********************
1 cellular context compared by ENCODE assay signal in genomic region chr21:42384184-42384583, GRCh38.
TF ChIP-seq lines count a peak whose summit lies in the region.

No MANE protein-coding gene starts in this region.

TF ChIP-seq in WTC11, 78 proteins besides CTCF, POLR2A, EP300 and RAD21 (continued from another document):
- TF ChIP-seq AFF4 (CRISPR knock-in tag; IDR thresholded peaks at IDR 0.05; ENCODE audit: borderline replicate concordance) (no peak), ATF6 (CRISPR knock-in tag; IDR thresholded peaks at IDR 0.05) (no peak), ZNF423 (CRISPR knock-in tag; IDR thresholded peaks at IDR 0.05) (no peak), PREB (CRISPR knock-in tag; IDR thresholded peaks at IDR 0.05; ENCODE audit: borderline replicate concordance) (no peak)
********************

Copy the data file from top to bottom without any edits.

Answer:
1 cellular context compared by ENCODE assay signal in genomic region chr21:42384184-42384583, GRCh38.
TF ChIP-seq lines count a peak whose summit lies in the region.

No MANE protein-coding gene starts in this region.

TF ChIP-seq in WTC11, 78 proteins besides CTCF, POLR2A, EP300 and RAD21 (continued from another document):
- TF ChIP-seq AFF4 (CRISPR knock-in tag; IDR thresholded peaks at IDR 0.05; ENCODE audit: borderline replicate concordance) (no peak), ATF6 (CRISPR knock-in tag; IDR thresholded peaks at IDR 0.05) (no peak), ZNF423 (CRISPR knock-in tag; IDR thresholded peaks at IDR 0.05) (no peak), PREB (CRISPR knock-in tag; IDR thresholded peaks at IDR 0.05; ENCODE audit: borderline replicate concordance) (no peak)